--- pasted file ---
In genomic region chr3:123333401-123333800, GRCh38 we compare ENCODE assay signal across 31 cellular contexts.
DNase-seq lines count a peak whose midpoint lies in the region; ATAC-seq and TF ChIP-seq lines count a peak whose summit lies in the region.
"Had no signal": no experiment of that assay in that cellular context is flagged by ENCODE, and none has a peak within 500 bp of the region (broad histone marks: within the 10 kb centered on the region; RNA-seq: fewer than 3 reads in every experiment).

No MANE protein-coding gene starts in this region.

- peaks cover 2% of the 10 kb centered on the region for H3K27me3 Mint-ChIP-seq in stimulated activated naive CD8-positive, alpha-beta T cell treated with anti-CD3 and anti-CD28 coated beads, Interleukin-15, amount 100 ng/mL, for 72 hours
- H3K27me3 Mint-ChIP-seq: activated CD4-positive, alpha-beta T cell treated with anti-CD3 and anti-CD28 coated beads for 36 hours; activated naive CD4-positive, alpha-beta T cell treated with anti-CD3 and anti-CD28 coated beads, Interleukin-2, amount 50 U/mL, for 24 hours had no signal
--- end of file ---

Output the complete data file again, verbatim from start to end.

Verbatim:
In genomic region chr3:123333401-123333800, GRCh38 we compare ENCODE assay signal across 31 cellular contexts.
DNase-seq lines count a peak whose midpoint lies in the region; ATAC-seq and TF ChIP-seq lines count a peak whose summit lies in the region.
"Had no signal": no experiment of that assay in that cellular context is flagged by ENCODE, and none has a peak within 500 bp of the region (broad histone marks: within the 10 kb centered on the region; RNA-seq: fewer than 3 reads in every experiment).

No MANE protein-coding gene starts in this region.

- peaks cover 2% of the 10 kb centered on the region for H3K27me3 Mint-ChIP-seq in stimulated activated naive CD8-positive, alpha-beta T cell treated with anti-CD3 and anti-CD28 coated beads, Interleukin-15, amount 100 ng/mL, for 72 hours
- H3K27me3 Mint-ChIP-seq: activated CD4-positive, alpha-beta T cell treated with anti-CD3 and anti-CD28 coated beads for 36 hours; activated naive CD4-positive, alpha-beta T cell treated with anti-CD3 and anti-CD28 coated beads, Interleukin-2, amount 50 U/mL, for 24 hours had no signal